I quite appreciate that. I enjoy that quality about Indian music and also how that music continues to evolve and develop both rhythmically and melodically. Their musicians exhibit some of the finest ears in terms of pitch I have witnessed. I try though to keep a good distance from their use of drones or their scales but do relate to their sense of time and the importance of pitch organisation. The Meta-Slendro scale is one of many scales that offers a less dissonant sound world than one experiences with the Western scale, yet still offers new relations to explore. One does not have to be harsh to explore new things. The actual activity of composing is something interactive and feels like it is a force that works with me as opposed to against or neutral. It is only one of many scales with similar momentum, some of which I have explored in other pieces.

Can you tell us about the title? What does it refer to?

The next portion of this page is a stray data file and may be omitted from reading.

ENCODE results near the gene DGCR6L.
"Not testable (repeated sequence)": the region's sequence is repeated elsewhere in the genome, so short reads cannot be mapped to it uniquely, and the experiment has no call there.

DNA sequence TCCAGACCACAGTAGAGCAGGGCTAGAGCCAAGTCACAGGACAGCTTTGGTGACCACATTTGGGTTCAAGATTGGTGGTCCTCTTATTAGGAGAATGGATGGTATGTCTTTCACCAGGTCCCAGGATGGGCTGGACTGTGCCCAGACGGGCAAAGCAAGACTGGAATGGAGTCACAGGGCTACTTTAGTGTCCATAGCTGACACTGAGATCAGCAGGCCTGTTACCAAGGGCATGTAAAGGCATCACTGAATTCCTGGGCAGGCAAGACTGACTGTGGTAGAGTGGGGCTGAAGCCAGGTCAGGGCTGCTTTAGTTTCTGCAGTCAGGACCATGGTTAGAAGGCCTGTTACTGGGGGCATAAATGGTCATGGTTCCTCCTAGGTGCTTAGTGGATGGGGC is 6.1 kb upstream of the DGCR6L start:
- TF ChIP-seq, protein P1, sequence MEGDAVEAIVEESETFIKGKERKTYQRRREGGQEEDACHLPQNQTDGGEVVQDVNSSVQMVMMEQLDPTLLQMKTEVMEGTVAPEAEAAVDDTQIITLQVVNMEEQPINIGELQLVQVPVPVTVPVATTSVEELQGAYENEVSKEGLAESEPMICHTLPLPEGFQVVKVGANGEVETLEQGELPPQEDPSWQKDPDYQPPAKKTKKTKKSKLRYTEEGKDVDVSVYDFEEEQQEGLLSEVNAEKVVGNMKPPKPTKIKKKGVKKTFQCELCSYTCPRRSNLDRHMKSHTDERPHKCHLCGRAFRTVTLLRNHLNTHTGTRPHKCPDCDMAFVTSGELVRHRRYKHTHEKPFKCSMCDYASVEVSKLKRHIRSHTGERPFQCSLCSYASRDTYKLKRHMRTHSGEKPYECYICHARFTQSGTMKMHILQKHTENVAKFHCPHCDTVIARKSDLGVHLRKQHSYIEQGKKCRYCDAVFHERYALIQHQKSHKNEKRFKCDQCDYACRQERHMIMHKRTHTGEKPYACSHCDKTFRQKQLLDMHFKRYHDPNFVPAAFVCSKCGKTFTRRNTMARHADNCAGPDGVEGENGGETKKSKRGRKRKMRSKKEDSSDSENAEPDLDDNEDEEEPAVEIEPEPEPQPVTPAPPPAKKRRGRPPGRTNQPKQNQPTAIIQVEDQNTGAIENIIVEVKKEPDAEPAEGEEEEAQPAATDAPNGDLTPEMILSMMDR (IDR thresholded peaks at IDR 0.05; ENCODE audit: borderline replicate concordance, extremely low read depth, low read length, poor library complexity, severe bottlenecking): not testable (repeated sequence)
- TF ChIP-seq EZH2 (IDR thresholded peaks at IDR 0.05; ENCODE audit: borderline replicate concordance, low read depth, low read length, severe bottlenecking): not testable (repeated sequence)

The idea of Monuments came from the sound of the brass, in which I include the saxophone here. Brass seems to be used much less in newer music than strings, winds and percussion which is unfortunate. Since they are used less than strings or winds in new music, they seem to invite exploration. Working with these instruments invoked sensations of large spaces, forces of gravity, crystalline solidity, and the aeons of time. Here I had exceptionally talented players to work with. As I have always associated music with ‘space’ and places like Anaphoria Island, this piece evokes an environment of monuments, ruins that still house some souls within their buried histories. Diamonds reflect the treasures of earth, but there is also the tuning structure Harry Partch used in this case. I have never been attracted to his tuning, but somehow in the course of the piece, I unexpectedly found myself working with small diamond-like structures, so there is a play on words.

Kraig Grady

Cover painting by Fred Tomaselli